What’s in a name?

In the case of Kiwi Classics and Customs‘ KSV9000 Mustang, there are 557 cubic inches packed into the name. The KSV9000 Mustang got its name from the big block Ford under the hood—557 cubic inches is just over 9,000cc, or nine liters.

The radical 1966 Mustang made a big splash when it debuted at the SEMA Show last November. It garnered so much attention, in fact, that Summit Racing has created a blueprint to duplicate the heartbeat of the car: the 557 big block. Built by John Bouchard, the Ford makes almost 750 horsepower and over 750 ft.-lbs. of torque on pump gas for about the price of a well-used Toyota Corolla.

Bouchard started with a 460 big block, had it bored .080 inches over, and then stuffed it with a Scat stroker rotating assembly. To see how the engine came together and check out the all-important dyno results, check out Mustang 360’s profile on the engine.

Ford enthusiasts can follow that same blueprint to build their own budget 557, starting with a Ford 460 block such as this Ford Racing block. Summit Racing has created three special combos to help complete the build without breaking the bank.

Long Block Combo

John Bouchard chose his long block components wisely—Scat stroker rotating assembly with a cast crank, forged pistons, and H-beam rods; a custom-grind COMP Cams hydraulic camshaft with .634-inch lift; Trick Flow roller lifters and timing chain set; a Ford Racing oiling system; and ARP hardware.

Induction Combo

Making 750 horsepower requires lots of airflow—and the fuel to make it burn. John Bouchard went all Trick Flow, starting with PowerPort® 325 aluminum cylinder heads with CNC Competition-Ported runners and combustion chambers. Filling those heads with air and fuel is a Trick Flow by Quick Fuel Race carburetor on an R-Series intake manifold. Other parts include Trick Flow roller rockers and chromoly pushrods.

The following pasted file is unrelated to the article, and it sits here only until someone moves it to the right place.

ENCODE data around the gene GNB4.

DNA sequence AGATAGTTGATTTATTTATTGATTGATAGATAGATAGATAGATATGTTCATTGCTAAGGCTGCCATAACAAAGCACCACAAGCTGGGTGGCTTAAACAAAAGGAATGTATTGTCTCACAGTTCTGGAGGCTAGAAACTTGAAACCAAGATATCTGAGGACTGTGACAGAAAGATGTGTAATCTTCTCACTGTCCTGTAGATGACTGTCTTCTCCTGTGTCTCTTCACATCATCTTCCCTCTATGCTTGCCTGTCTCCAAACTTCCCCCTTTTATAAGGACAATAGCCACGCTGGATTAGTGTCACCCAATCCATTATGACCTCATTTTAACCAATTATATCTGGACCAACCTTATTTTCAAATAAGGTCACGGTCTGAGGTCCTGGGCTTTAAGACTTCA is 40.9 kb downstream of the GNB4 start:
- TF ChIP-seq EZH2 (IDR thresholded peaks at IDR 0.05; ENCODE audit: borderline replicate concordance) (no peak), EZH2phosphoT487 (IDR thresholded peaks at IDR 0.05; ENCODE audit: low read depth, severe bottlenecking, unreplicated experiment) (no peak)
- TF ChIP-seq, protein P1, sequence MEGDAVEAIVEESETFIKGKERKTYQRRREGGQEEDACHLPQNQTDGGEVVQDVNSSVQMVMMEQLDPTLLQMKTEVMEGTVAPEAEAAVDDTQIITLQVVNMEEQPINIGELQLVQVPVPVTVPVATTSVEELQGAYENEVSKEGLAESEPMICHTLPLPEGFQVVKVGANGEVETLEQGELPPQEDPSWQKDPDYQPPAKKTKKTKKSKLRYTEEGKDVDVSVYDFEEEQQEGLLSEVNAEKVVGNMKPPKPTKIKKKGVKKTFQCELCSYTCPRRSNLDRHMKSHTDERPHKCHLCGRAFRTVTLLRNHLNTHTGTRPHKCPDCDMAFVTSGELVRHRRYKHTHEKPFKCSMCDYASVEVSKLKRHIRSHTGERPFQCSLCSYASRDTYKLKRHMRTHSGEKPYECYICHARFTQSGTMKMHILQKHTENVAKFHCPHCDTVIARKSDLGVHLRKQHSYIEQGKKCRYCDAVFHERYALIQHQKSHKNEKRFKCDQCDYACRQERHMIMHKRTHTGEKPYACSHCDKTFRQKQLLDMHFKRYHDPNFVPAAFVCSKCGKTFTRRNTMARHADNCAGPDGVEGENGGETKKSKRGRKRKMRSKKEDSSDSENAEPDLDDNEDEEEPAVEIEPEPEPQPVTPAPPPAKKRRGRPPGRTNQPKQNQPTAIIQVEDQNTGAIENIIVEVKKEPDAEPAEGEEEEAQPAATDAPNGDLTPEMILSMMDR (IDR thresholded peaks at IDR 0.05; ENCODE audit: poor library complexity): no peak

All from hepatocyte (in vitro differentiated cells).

PrintCompleter Combo

Bouchard finished up the 557 engine build with a set of Hooker Super Competition headers, an MSD Ready-to-Run Billet distributor, Trick Flow cast aluminum valve covers, and an ARP engine accessory bolt kit.

To learn more about the Kiwi Classics and Customs KSV9000 1966 Mustang, see our original post here.


Author: David Fuller

David Fuller is OnAllCylinders' managing editor. During his 20-year career in the auto industry, he has covered a variety of races, shows, and industry events and has authored articles for multiple magazines. He has also partnered with mainstream and trade publications on a wide range of editorial projects. In 2012, he helped establish OnAllCylinders, where he enjoys covering all facets of hot rodding and racing.